The Underground Railroad tells a harrowing yet very topical story about the liberation and repression of Black Americans. Produced by Amazon Prime Video and directed and adapted to television by Barry Jenkins, the 10-part miniseries premiered on May 14. We had the chance to attend Amazon’s virtual press conference with Jenkins and the protagonists of the cast, Thuso Mbedu, Aaron Pierre, William Jackson Harper, Joel Edgerton, and Sheila Atim.
The Underground Railroad is based on Colson Whitehead’s novel of the same name, which tells the story of a fictional underground railroad that helped enslaved Americans by mobilizing them across the country, allowing many of them to escape their oppressors. Cora, the protagonist played by Thuso Mbedu, escapes a plantation in Georgia, following the steps of her mother who had also managed to flee the abusive owners of the plantation.
By when Barry Jenkins was crafting Moonlight, he already knew deep down that he wanted to adapt this novel into a visual format. He explains that he chose the television format to allow viewers to experience the show on their own terms, as they felt comfortable. The feature film format wouldn’t have allowed them to flesh out the harrowing events depicted, in order for them to be properly grasped. “Some of these images are rooted in fact or in truth of the actual lived experience. I think in a shorter timeframe, those images can be so loud that they overwhelm,” Jenkins said, “giving [Cora] the full space to do that over the course of 10 episodes versus one feature, it felt like the best way to capture the full spectrum of her experience.”
As Jenkins explained, of course the show is about American slavery, but it’s also about the story of Cora and how she is trying to reconcile the sense of abandonment she feels towards her mother. We only learn all the circumstances surrounding said abandonment deep into the series, but since the start, any viewer can comprehend how Cora felt about her mother. Both Cora and the audience, through the camera, did not understand why she was left alone on the plantation while her mother fled without her.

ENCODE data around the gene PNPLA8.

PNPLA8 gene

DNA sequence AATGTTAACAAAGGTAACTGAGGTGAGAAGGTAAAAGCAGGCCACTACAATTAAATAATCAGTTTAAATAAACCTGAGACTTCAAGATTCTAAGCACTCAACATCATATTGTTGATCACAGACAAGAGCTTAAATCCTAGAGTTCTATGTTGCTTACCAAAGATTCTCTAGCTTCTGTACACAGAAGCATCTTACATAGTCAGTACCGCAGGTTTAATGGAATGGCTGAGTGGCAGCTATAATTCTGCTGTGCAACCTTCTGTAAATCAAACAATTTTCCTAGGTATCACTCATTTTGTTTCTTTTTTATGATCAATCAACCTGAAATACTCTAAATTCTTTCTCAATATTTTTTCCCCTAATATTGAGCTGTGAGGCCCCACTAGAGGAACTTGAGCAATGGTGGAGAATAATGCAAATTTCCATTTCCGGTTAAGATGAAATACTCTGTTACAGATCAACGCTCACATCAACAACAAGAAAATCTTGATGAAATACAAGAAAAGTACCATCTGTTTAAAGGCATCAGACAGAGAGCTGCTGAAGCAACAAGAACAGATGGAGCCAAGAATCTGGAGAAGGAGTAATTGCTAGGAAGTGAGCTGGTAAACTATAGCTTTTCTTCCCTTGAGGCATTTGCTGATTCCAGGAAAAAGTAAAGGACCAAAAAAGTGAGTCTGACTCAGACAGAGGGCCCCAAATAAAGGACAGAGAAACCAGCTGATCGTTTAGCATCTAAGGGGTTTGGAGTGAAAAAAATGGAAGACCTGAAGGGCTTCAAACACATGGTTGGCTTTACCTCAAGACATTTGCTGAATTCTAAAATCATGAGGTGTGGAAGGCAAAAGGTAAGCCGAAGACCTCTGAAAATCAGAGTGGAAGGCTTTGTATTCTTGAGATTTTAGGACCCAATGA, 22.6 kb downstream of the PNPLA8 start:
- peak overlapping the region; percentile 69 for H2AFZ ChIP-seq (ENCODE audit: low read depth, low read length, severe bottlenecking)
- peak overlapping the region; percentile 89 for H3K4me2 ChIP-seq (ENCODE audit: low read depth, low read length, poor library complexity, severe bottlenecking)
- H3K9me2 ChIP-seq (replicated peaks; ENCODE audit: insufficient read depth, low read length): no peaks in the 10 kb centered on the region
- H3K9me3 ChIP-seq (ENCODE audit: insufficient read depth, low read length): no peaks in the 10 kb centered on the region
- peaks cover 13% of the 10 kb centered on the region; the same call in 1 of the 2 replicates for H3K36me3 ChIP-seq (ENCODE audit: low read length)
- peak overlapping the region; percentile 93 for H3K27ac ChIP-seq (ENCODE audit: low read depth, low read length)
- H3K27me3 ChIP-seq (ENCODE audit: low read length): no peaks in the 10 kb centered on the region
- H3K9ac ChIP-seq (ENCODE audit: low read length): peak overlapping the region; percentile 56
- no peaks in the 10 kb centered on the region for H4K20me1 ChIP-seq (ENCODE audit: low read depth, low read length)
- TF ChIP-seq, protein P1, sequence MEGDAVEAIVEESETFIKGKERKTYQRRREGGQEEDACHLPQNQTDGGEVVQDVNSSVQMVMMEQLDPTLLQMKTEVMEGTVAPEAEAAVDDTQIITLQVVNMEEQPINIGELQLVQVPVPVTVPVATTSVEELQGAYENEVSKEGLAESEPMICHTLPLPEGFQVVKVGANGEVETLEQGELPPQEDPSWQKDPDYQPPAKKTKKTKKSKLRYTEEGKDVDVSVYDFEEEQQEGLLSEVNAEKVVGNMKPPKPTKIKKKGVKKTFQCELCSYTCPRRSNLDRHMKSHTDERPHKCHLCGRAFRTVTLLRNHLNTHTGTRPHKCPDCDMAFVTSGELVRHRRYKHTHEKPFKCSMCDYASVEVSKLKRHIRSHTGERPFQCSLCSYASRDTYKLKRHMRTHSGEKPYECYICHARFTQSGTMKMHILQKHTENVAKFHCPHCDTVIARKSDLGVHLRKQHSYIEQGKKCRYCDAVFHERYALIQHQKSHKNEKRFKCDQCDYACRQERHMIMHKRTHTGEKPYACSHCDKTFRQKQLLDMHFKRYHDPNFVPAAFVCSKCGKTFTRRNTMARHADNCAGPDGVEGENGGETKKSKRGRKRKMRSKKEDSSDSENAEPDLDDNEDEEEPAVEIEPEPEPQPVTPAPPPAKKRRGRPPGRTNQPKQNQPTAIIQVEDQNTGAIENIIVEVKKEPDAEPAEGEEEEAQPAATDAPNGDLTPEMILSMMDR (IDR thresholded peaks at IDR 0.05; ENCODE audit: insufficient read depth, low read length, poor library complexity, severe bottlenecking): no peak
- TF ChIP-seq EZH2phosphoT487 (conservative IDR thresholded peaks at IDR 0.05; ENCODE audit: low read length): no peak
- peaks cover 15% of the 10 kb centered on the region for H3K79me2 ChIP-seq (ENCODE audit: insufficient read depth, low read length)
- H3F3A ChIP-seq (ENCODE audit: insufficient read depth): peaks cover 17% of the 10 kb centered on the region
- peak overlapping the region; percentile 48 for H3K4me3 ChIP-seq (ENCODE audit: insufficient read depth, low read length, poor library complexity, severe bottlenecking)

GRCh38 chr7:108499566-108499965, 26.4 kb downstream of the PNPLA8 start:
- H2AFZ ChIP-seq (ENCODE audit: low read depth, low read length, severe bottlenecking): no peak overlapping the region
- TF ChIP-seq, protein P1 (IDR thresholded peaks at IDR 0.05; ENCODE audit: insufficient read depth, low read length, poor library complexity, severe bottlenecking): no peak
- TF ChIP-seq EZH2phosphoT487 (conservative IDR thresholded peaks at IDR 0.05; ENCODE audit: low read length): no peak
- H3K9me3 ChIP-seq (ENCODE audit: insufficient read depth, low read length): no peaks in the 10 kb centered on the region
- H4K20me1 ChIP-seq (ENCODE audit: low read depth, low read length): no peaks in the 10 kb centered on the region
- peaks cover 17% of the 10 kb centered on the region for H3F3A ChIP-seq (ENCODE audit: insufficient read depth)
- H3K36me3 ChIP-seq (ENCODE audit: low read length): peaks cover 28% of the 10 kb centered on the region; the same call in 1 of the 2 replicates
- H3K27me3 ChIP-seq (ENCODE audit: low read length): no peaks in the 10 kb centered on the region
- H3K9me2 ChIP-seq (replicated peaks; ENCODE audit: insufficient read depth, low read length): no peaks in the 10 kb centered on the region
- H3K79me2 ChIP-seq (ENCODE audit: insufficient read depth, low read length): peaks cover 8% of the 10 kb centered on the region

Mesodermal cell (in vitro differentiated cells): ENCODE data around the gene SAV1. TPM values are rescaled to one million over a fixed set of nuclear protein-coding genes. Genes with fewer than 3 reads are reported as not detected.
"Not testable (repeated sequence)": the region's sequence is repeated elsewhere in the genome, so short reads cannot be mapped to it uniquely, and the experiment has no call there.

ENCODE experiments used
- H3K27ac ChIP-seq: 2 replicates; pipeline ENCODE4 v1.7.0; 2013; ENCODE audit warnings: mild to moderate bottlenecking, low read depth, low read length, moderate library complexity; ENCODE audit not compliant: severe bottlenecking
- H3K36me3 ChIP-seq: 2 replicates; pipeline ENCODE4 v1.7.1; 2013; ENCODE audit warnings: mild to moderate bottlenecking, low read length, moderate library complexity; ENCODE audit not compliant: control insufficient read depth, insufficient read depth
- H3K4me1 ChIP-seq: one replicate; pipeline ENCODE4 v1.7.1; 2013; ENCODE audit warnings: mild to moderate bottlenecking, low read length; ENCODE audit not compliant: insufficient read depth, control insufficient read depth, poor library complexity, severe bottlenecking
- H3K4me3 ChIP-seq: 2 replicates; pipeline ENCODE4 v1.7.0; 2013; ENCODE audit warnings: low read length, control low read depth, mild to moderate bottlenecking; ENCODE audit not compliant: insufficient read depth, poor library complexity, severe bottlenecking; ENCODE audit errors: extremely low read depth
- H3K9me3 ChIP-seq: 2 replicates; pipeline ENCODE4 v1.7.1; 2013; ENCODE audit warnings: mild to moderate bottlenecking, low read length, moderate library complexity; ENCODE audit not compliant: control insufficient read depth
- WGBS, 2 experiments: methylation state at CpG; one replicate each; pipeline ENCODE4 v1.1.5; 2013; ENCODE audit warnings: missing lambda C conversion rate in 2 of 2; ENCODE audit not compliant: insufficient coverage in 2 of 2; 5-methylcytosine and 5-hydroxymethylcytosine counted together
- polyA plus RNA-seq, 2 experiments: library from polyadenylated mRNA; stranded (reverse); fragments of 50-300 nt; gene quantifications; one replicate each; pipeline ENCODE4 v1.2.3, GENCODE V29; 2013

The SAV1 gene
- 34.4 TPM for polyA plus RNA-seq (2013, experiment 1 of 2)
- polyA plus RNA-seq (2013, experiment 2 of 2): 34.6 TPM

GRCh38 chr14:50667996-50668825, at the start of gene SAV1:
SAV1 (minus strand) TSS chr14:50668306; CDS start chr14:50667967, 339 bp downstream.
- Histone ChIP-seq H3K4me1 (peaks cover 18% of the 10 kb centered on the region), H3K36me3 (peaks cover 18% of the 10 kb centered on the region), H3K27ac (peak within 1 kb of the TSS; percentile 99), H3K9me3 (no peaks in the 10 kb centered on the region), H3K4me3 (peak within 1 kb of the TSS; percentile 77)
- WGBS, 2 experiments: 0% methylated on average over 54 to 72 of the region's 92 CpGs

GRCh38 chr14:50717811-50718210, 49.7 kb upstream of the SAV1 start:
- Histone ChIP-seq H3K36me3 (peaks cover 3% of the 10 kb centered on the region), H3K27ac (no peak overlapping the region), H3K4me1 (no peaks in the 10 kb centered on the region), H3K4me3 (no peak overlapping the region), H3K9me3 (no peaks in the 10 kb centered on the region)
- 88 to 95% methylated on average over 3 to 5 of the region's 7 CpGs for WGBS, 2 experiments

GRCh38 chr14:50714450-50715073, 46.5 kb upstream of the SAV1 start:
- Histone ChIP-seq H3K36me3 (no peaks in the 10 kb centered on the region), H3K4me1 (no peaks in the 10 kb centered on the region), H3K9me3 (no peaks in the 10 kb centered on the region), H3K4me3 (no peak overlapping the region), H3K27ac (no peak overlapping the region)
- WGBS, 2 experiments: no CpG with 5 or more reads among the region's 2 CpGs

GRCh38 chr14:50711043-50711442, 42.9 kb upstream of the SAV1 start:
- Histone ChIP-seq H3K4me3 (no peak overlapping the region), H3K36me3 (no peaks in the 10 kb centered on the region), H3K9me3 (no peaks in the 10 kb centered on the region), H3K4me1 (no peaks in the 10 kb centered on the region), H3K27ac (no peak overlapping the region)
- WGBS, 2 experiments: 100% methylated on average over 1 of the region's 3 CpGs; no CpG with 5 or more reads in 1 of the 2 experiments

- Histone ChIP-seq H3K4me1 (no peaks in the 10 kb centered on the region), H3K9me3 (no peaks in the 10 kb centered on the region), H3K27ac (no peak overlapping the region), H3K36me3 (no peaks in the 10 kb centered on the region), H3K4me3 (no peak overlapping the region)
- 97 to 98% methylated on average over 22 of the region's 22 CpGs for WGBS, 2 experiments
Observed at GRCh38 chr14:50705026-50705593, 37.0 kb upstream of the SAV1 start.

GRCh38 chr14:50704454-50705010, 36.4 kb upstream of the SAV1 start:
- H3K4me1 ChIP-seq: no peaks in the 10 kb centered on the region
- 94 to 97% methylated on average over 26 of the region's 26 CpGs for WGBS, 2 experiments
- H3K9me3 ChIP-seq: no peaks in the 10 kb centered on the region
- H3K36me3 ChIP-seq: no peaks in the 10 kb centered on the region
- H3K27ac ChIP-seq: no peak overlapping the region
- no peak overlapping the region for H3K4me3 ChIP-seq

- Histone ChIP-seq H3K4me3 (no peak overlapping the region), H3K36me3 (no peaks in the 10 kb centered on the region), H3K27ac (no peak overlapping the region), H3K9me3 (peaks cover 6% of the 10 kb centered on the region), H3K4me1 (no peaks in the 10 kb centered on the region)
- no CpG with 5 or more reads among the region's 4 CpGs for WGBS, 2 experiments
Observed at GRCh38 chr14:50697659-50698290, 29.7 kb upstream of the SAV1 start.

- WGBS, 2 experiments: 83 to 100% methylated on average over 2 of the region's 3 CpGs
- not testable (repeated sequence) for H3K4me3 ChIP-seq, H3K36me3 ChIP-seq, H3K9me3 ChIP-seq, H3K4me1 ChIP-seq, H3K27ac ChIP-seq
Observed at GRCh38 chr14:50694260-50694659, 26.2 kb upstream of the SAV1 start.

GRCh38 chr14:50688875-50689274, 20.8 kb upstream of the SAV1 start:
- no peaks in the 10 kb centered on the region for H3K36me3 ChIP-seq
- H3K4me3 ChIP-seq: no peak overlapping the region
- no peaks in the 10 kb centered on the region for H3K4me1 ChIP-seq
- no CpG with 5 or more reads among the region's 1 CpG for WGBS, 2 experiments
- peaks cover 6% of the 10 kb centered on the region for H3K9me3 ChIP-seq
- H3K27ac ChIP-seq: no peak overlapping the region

Before heading into the audition –her ‘very first big international’ one– Mbedu was unaware the series would be based on Whitehead’s novel. After she got to read the book, she thought “Oh snap. This is bigger than anything I ever could have thought or imagined, it’s a very important story, and I would love to tell the story.”
William Jackson Harper plays Royal, the second and last love interest of Cora that we get to see in the show. When talking about what attracted him the most about this production, he referred to the show as a “symbol of hope.” He also mentioned how he liked that there is a gentleness to the characters portrayed since he doesn’t think of himself as a sentimental person, “so like it’s fun to try to do that and really live that,” he said. “Honestly with Thuso it’s easy just cause it’s, you know, she’s Thuso. But like, you know, that’s something that was a really, really big draw for me, and a lot of fun to play with.
When asked whether the audience was ready to be confronted by this story, rooted in a reality so close to our present and racism that we still see today in society, Jenkins expressed “I do think the audience is ready for it, and if they are. If they are, I think that’s fine too. You know, I think the thing that’s really beautiful about putting images into the world is that when someone’s ready to find that image, it will be there. And I think what we all did in creating the show I think it honored our ancestors, I think we were respectful of ourselves and respectful of the audience so I do think folks are ready, I would have made it if I didn’t think they were.”